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Figure 7. (a) Experimental scheme and fluorescence decay of a single cresyl violet molecule dispersed on an ITO film. The lifetime is got by fitting the decay curve by single-exponential; (b) Lifetime distribution of 40 different molecules. Reprinted with permission from Ref. [32]. Copyright (1997) American Chemical Society.

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Figure 7. (a) Experimental scheme and fluorescence decay of a single cresyl violet molecule dispersed on an ITO film. The lifetime is got by fitting the decay curve by single-exponential; (b) Lifetime distribution of 40 different molecules. Reprinted with permission from Ref. [32]. Copyright (1997) American Chemical Society.
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Figure 8. (a) Scheme for interfacial ET; (b) and (c) Energy diagram for ET from perylene molecule to ITO; (d) Histogram and single-exponential fit for on and off duration times. Reprinted with permission from Ref. [62]. Copyright (2003) American Chemical Society.

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Figure 8. (a) Scheme for interfacial ET; (b) and (c) Energy diagram for ET from perylene molecule to ITO; (d) Histogram and single-exponential fit for on and off duration times. Reprinted with permission from Ref. [62]. Copyright (2003) American Chemical Society.
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Figure 9. Fluorescence modulation of a single-MEH-PPV molecule by photooxidation and an electric field. Reprinted with permission from Ref. [69]. Copyright (2004) American Chemical Society.

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Figure 9. Fluorescence modulation of a single-MEH-PPV molecule by photooxidation and an electric field. Reprinted with permission from Ref. [69]. Copyright (2004) American Chemical Society.
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Figure 10. Distribution of electric field induced fluorescence modulation depth M for MEH-PPV in PMMA (111 molecules) and in PS (193 molecules) matrices. Reprinted with permission from Ref. [71]. Copyright (2006) American Chemical Society.

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Figure 10. Distribution of electric field induced fluorescence modulation depth M for MEH-PPV in PMMA (111 molecules) and in PS (193 molecules) matrices. Reprinted with permission from Ref. [71]. Copyright (2006) American Chemical Society.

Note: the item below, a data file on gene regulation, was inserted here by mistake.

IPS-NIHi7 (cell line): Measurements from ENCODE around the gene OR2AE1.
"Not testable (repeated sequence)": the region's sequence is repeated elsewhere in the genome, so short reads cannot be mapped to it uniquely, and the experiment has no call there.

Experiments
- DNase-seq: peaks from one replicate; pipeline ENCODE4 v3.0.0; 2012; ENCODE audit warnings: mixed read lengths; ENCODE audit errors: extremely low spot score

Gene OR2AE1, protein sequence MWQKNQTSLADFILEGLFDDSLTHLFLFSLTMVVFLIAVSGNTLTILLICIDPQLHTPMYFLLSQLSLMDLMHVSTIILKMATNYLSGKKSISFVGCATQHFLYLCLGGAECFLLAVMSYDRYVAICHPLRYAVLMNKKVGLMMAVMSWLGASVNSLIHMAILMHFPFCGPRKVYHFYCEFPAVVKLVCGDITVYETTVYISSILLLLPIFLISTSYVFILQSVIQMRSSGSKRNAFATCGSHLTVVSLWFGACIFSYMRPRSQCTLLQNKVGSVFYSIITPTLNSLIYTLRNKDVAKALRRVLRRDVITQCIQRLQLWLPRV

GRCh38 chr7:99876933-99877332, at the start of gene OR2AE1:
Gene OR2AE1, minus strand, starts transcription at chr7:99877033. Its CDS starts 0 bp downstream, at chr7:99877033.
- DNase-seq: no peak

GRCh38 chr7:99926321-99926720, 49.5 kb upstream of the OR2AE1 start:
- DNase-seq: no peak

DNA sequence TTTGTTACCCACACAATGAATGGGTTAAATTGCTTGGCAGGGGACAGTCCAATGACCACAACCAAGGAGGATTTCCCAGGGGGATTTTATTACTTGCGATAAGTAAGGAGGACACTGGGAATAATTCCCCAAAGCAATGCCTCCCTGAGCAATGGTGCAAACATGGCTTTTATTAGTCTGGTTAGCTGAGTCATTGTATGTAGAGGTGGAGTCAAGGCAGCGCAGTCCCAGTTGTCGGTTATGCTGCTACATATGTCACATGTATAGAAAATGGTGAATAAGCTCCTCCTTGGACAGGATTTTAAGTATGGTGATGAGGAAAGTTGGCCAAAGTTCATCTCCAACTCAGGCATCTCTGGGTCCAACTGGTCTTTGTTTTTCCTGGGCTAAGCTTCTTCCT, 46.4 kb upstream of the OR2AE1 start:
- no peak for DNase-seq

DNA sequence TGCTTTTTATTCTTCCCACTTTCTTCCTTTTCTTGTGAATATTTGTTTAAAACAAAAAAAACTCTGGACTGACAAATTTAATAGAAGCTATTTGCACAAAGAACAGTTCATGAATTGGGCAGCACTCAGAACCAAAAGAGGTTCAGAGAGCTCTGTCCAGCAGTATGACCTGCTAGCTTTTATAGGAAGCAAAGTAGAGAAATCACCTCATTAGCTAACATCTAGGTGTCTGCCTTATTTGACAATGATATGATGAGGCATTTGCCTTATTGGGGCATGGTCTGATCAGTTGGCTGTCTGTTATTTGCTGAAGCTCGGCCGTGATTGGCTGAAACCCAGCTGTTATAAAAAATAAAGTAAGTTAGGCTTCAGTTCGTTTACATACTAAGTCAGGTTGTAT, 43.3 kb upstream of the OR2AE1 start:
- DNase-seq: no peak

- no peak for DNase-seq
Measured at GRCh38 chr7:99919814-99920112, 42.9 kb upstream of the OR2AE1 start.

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Figure 11. Diverse response of the fluorescence of single SR molecules in PMMA matrix at an electric field. Reprinted with permission from Ref. [74]. Copyright (2012) American Institute of Physics.

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Figure 11. Diverse response of the fluorescence of single SR molecules in PMMA matrix at an electric field. Reprinted with permission from Ref. [74]. Copyright (2012) American Institute of Physics.
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Figure 12. (a) Non-instantaneous response of individual SR molecule in PMMA matrix to an electric field; (b) and (c) Exponential fits of quenching and recovery trace of a molecule, respectively; (d) Distribution of time constants of non-instantaneous quenching and enhancement events under two different electric fields, with horizontal axis the electric field induced response time of fluorescence and vertical axis the recovery time of fluorescence when electric field is off, respectively. Reprinted with permission from Ref. [74]. Copyright (2012) American Institute of Physics.

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Figure 12. (a) Non-instantaneous response of individual SR molecule in PMMA matrix to an electric field; (b) and (c) Exponential fits of quenching and recovery trace of a molecule, respectively; (d) Distribution of time constants of non-instantaneous quenching and enhancement events under two different electric fields, with horizontal axis the electric field induced response time of fluorescence and vertical axis the recovery time of fluorescence when electric field is off, respectively. Reprinted with permission from Ref. [74]. Copyright (2012) American Institute of Physics.